Disaster (Over-)Insurance: The Long-Term Financial and Socioeconomic Consequences of Hurricane Katrina
45 Pages Posted: 15 Feb 2017
Date Written: 2017-02-01
Federal disaster insurance – in the form of national flood insurance, the Federal Emergency Management Agency (FEMA), and other programs – is designed to nationally-distribute large geography-specific shocks like earthquakes and hurricanes. This study examines the local longrun net impact of Hurricane Katrina and the subsequent policy response on impacted residents. Using a unique fifteen-year panel of five percent of adult Americans’ credit reports, we find higher rates of insolvency and lower homeownership among inundated residents of New Orleans ten years after the storm, relative to their non-flooded neighbors. Residents of mostly-white and mostly-black neighborhoods obtain similar short- and long-term outcomes, though residents of white neighborhoods are more likely to migrate out of the city. Inundated New Orleans residents appear more likely to have migrated to neighboring states, but substantially less likely than nonflooded residents to have migrated north. However, we find that residents of the large Gulf Opportunity Zone surrounding New Orleans, who were also eligible for various federal programs, obtained net financial benefits in the years after Katrina; a decade later, those residents have higher rates of consumption and homeownership and lower rates of bankruptcy and foreclosure than residents outside the GO Zone. These net gains are found to be progressive – favoring young and low-income residents – and are broadly similar across black and white neighborhoods.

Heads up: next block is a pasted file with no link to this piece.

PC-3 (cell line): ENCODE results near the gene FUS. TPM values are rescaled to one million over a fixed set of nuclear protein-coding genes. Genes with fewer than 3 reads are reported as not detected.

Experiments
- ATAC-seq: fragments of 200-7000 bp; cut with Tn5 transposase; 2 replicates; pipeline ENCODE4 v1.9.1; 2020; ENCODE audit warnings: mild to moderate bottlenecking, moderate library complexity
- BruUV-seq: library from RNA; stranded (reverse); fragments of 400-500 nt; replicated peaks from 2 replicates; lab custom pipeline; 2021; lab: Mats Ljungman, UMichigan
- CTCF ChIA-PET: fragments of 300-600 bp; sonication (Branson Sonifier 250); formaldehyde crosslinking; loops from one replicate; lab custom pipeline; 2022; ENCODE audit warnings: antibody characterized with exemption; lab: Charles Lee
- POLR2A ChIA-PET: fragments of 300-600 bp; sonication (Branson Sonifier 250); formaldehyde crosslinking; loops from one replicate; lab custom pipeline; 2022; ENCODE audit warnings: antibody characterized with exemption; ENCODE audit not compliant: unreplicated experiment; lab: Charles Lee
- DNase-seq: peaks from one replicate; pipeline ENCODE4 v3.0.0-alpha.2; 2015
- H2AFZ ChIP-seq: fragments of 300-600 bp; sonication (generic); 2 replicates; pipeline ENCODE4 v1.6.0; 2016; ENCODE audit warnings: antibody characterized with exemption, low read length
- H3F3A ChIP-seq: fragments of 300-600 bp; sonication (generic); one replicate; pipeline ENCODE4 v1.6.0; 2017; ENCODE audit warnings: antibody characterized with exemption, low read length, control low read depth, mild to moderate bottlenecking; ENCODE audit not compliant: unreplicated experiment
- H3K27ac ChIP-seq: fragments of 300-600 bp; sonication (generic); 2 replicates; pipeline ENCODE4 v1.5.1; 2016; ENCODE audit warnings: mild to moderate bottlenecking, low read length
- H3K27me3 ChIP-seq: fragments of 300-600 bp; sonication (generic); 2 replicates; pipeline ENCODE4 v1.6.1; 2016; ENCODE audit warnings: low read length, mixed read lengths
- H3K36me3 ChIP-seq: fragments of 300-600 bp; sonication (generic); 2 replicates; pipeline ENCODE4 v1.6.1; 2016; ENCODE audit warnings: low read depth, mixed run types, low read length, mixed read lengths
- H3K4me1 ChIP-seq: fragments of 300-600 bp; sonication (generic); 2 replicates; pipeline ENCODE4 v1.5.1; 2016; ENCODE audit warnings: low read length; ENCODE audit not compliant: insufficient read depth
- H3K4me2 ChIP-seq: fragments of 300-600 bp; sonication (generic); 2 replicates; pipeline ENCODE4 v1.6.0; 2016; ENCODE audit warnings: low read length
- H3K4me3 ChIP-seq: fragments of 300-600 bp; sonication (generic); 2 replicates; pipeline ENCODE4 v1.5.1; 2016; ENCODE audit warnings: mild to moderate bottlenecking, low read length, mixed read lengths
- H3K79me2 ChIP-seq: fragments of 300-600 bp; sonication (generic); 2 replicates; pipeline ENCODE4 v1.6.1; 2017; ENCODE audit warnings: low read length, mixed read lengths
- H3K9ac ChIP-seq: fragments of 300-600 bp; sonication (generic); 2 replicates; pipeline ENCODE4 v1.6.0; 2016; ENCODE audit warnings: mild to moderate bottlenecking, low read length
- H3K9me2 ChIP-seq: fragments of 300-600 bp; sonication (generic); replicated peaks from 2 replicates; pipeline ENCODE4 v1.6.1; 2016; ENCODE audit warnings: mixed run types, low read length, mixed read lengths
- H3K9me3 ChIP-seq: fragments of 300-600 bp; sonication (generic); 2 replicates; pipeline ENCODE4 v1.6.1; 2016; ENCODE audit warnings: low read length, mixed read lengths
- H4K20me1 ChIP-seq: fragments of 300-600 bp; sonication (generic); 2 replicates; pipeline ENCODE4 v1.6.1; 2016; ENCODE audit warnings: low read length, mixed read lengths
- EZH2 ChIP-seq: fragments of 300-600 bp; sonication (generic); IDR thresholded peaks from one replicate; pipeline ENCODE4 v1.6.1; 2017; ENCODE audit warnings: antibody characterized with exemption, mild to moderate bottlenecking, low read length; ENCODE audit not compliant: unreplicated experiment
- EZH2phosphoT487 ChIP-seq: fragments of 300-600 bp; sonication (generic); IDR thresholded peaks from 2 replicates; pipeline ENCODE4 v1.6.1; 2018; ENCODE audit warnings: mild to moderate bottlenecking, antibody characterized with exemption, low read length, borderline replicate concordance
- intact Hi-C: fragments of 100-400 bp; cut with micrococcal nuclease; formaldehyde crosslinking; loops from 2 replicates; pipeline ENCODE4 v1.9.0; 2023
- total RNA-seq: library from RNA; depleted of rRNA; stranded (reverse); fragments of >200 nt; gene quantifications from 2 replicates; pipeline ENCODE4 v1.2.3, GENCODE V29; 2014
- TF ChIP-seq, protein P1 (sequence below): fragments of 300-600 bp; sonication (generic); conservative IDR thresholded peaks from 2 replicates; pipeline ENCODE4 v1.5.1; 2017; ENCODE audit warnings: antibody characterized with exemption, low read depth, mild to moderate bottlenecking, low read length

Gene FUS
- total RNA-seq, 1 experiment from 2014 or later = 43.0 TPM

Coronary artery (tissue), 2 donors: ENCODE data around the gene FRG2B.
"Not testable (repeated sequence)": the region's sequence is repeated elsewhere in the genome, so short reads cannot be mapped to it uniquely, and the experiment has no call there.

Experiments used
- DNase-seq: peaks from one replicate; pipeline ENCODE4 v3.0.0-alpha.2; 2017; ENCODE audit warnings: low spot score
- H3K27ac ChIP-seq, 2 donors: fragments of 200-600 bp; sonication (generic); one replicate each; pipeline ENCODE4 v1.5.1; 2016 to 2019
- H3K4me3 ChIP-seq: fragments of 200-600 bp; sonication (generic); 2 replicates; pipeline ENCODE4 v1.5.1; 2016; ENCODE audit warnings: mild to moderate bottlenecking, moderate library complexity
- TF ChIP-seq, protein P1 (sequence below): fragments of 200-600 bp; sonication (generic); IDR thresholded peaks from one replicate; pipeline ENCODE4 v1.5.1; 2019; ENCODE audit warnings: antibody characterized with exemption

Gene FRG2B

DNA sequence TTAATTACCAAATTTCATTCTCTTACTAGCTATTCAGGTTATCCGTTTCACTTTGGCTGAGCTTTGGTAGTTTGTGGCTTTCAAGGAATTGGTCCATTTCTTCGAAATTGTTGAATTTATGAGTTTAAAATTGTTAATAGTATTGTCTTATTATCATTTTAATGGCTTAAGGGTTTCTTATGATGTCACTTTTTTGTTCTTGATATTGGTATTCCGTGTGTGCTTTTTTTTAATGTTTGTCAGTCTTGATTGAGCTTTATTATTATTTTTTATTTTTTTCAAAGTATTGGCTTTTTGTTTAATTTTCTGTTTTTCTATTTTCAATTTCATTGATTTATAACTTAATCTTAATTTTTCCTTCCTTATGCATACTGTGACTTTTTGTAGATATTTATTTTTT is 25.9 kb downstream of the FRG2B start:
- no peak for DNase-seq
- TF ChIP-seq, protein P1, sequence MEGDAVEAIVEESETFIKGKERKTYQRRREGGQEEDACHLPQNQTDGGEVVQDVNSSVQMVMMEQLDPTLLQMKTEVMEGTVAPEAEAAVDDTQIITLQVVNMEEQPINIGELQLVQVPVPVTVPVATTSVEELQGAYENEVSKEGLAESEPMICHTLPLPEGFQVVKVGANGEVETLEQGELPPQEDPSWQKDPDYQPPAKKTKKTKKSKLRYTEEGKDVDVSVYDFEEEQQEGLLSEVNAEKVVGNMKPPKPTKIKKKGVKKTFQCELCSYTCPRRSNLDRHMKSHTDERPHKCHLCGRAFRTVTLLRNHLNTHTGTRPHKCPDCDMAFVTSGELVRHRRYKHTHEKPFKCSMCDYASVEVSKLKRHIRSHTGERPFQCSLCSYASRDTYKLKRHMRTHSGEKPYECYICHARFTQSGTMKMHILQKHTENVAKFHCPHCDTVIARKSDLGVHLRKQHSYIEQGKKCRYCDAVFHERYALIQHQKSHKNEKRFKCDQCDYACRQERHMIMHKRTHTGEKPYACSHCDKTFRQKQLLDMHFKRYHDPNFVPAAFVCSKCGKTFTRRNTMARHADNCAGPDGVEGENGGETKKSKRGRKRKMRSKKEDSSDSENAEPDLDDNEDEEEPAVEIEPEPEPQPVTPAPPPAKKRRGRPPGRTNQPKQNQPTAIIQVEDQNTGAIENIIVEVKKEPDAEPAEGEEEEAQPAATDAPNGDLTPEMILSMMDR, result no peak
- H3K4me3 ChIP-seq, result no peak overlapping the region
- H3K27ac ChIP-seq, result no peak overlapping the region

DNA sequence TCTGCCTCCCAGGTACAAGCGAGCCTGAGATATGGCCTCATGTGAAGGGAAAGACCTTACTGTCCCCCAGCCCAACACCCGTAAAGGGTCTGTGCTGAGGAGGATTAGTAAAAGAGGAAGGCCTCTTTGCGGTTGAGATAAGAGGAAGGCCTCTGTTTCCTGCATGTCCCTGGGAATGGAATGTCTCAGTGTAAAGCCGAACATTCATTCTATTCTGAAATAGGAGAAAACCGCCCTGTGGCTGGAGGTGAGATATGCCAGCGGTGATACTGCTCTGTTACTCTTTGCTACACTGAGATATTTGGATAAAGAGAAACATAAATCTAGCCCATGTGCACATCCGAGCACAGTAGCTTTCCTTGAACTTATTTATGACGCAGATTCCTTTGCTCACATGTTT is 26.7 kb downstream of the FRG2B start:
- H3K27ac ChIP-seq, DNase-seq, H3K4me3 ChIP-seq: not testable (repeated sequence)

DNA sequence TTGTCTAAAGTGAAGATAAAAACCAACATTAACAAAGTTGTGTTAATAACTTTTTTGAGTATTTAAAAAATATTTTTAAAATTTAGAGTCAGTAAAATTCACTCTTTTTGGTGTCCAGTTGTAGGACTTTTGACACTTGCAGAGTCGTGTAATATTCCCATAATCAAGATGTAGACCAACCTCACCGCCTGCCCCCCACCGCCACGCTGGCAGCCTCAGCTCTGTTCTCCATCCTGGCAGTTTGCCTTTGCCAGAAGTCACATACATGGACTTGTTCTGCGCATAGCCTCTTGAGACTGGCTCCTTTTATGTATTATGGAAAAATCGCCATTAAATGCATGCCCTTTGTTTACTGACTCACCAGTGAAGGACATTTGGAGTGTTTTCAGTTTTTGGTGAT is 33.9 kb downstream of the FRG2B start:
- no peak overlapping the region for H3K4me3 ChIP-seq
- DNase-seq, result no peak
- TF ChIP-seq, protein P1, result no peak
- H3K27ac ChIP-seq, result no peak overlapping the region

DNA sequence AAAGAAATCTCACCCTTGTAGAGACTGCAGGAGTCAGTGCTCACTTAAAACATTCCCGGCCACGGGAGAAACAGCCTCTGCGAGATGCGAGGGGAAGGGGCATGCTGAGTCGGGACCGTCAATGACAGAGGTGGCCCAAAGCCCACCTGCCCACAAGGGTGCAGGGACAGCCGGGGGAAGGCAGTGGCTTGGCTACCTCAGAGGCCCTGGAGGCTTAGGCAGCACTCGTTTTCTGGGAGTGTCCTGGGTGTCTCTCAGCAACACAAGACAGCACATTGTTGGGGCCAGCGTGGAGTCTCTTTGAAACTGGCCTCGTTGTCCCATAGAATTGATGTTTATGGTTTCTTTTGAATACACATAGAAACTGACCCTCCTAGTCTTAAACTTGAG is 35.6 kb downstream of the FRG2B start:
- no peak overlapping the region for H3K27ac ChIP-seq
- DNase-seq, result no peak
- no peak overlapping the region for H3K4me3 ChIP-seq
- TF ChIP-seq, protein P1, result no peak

Keywords: disaster insurance, household finances, homeownership, migration
JEL Classification: D14, H84, Q54, R11, R23
Suggested Citation: Suggested Citation